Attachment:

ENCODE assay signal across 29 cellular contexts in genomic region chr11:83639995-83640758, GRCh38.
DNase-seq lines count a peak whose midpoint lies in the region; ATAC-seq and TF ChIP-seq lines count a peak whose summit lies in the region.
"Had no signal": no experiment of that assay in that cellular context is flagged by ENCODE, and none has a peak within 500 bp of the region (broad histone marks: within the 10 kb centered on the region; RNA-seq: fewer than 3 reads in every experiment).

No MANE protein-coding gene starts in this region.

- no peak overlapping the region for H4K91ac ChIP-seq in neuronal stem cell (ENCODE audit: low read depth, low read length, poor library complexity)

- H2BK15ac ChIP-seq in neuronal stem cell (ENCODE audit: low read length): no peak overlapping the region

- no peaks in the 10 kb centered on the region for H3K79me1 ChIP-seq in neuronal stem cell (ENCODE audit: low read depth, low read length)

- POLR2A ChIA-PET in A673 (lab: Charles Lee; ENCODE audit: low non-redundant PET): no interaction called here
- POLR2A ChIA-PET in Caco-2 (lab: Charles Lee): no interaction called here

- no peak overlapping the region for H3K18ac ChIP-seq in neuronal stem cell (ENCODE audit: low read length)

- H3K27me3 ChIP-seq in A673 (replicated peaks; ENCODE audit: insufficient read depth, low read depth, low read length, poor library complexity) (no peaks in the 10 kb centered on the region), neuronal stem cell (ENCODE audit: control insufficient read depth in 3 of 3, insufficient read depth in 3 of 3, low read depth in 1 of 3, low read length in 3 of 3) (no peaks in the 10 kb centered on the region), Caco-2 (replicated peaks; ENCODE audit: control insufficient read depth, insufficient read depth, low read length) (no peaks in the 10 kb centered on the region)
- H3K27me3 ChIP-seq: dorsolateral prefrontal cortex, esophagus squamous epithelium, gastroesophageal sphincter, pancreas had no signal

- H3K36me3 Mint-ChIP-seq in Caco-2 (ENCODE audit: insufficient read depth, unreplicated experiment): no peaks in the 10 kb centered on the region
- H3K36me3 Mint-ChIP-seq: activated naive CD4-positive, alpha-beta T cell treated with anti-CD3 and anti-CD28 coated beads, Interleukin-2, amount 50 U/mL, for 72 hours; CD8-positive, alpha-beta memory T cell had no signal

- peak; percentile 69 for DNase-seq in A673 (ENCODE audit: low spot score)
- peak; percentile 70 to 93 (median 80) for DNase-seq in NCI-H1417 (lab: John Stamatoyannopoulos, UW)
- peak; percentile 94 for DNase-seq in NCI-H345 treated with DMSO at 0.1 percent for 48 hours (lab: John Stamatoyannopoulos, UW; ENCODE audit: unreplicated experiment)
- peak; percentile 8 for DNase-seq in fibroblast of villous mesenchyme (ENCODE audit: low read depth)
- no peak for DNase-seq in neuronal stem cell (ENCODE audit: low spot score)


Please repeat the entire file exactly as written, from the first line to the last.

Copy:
ENCODE assay signal across 29 cellular contexts in genomic region chr11:83639995-83640758, GRCh38.
DNase-seq lines count a peak whose midpoint lies in the region; ATAC-seq and TF ChIP-seq lines count a peak whose summit lies in the region.
"Had no signal": no experiment of that assay in that cellular context is flagged by ENCODE, and none has a peak within 500 bp of the region (broad histone marks: within the 10 kb centered on the region; RNA-seq: fewer than 3 reads in every experiment).

No MANE protein-coding gene starts in this region.

- no peak overlapping the region for H4K91ac ChIP-seq in neuronal stem cell (ENCODE audit: low read depth, low read length, poor library complexity)

- H2BK15ac ChIP-seq in neuronal stem cell (ENCODE audit: low read length): no peak overlapping the region

- no peaks in the 10 kb centered on the region for H3K79me1 ChIP-seq in neuronal stem cell (ENCODE audit: low read depth, low read length)

- POLR2A ChIA-PET in A673 (lab: Charles Lee; ENCODE audit: low non-redundant PET): no interaction called here
- POLR2A ChIA-PET in Caco-2 (lab: Charles Lee): no interaction called here

- no peak overlapping the region for H3K18ac ChIP-seq in neuronal stem cell (ENCODE audit: low read length)

- H3K27me3 ChIP-seq in A673 (replicated peaks; ENCODE audit: insufficient read depth, low read depth, low read length, poor library complexity) (no peaks in the 10 kb centered on the region), neuronal stem cell (ENCODE audit: control insufficient read depth in 3 of 3, insufficient read depth in 3 of 3, low read depth in 1 of 3, low read length in 3 of 3) (no peaks in the 10 kb centered on the region), Caco-2 (replicated peaks; ENCODE audit: control insufficient read depth, insufficient read depth, low read length) (no peaks in the 10 kb centered on the region)
- H3K27me3 ChIP-seq: dorsolateral prefrontal cortex, esophagus squamous epithelium, gastroesophageal sphincter, pancreas had no signal

- H3K36me3 Mint-ChIP-seq in Caco-2 (ENCODE audit: insufficient read depth, unreplicated experiment): no peaks in the 10 kb centered on the region
- H3K36me3 Mint-ChIP-seq: activated naive CD4-positive, alpha-beta T cell treated with anti-CD3 and anti-CD28 coated beads, Interleukin-2, amount 50 U/mL, for 72 hours; CD8-positive, alpha-beta memory T cell had no signal

- peak; percentile 69 for DNase-seq in A673 (ENCODE audit: low spot score)
- peak; percentile 70 to 93 (median 80) for DNase-seq in NCI-H1417 (lab: John Stamatoyannopoulos, UW)
- peak; percentile 94 for DNase-seq in NCI-H345 treated with DMSO at 0.1 percent for 48 hours (lab: John Stamatoyannopoulos, UW; ENCODE audit: unreplicated experiment)
- peak; percentile 8 for DNase-seq in fibroblast of villous mesenchyme (ENCODE audit: low read depth)
- no peak for DNase-seq in neuronal stem cell (ENCODE audit: low spot score)